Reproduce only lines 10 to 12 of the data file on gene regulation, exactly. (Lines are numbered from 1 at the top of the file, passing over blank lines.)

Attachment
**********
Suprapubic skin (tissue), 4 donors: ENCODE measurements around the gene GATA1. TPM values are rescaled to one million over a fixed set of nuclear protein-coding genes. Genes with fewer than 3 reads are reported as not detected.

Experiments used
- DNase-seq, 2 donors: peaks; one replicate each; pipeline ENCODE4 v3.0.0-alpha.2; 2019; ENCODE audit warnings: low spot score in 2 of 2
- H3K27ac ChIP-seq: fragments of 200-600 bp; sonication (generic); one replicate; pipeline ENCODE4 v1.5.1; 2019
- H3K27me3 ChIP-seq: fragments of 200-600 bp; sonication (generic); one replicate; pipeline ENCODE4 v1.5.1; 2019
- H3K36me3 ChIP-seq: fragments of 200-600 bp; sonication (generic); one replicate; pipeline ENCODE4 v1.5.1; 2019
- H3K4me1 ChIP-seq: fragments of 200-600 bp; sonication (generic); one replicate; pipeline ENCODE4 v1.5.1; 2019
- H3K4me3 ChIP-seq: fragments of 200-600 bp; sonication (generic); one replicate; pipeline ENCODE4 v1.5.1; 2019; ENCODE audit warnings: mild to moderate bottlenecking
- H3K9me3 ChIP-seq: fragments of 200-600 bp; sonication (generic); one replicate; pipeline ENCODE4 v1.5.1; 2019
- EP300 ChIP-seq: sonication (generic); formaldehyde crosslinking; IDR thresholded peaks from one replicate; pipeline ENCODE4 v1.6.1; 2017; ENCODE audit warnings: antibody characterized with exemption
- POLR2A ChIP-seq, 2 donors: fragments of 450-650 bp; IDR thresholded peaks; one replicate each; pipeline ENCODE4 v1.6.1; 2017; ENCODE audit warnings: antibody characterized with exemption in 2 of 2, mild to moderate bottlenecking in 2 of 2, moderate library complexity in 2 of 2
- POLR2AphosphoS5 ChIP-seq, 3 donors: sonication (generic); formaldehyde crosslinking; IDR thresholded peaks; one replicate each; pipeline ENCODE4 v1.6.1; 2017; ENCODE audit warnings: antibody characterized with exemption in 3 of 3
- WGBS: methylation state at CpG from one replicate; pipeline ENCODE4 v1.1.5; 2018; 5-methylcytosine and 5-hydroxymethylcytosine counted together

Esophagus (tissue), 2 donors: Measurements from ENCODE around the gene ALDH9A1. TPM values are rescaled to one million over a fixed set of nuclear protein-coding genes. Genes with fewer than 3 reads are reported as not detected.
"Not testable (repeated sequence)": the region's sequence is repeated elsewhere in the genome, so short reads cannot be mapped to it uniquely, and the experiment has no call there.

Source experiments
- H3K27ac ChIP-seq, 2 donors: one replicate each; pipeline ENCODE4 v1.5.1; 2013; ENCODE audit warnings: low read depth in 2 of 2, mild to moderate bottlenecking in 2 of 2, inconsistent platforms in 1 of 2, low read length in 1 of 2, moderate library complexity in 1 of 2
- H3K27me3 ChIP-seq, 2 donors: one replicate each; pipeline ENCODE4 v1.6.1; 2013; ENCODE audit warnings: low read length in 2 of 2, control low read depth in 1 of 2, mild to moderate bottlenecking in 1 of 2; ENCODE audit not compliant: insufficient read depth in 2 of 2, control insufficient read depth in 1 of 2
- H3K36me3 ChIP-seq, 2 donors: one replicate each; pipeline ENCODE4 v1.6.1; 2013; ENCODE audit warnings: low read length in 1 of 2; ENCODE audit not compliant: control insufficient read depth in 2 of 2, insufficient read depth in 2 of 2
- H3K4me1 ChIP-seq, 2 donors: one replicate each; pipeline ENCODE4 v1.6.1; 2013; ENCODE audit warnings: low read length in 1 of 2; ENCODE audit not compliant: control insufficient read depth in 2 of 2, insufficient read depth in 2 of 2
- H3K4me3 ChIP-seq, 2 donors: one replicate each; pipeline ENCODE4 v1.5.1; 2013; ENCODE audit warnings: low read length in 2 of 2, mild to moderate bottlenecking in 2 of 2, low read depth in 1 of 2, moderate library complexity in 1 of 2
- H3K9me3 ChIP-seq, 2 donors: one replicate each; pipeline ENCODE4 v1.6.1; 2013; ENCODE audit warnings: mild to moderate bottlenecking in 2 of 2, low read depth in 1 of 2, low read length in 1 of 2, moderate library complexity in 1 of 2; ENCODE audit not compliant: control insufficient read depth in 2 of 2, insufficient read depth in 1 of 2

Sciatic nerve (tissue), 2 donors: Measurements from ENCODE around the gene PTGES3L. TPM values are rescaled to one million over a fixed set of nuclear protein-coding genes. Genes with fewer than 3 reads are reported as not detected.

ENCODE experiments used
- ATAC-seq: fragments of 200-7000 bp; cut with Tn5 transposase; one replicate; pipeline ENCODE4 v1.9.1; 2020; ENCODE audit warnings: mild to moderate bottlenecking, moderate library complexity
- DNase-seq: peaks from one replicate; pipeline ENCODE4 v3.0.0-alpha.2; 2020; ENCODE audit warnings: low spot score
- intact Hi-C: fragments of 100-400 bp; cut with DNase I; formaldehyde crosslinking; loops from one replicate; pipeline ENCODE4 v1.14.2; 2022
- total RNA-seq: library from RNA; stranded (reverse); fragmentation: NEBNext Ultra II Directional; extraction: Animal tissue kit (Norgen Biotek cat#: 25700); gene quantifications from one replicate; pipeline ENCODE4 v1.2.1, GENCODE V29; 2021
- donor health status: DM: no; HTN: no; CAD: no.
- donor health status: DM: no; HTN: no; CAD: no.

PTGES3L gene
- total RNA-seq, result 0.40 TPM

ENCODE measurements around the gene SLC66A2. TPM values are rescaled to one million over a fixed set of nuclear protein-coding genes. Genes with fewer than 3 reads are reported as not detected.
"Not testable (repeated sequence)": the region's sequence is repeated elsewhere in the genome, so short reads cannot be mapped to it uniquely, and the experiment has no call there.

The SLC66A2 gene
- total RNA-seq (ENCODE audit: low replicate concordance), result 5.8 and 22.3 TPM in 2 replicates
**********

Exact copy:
- EP300 ChIP-seq: sonication (generic); formaldehyde crosslinking; IDR thresholded peaks from one replicate; pipeline ENCODE4 v1.6.1; 2017; ENCODE audit warnings: antibody characterized with exemption
- POLR2A ChIP-seq, 2 donors: fragments of 450-650 bp; IDR thresholded peaks; one replicate each; pipeline ENCODE4 v1.6.1; 2017; ENCODE audit warnings: antibody characterized with exemption in 2 of 2, mild to moderate bottlenecking in 2 of 2, moderate library complexity in 2 of 2
- POLR2AphosphoS5 ChIP-seq, 3 donors: sonication (generic); formaldehyde crosslinking; IDR thresholded peaks; one replicate each; pipeline ENCODE4 v1.6.1; 2017; ENCODE audit warnings: antibody characterized with exemption in 3 of 3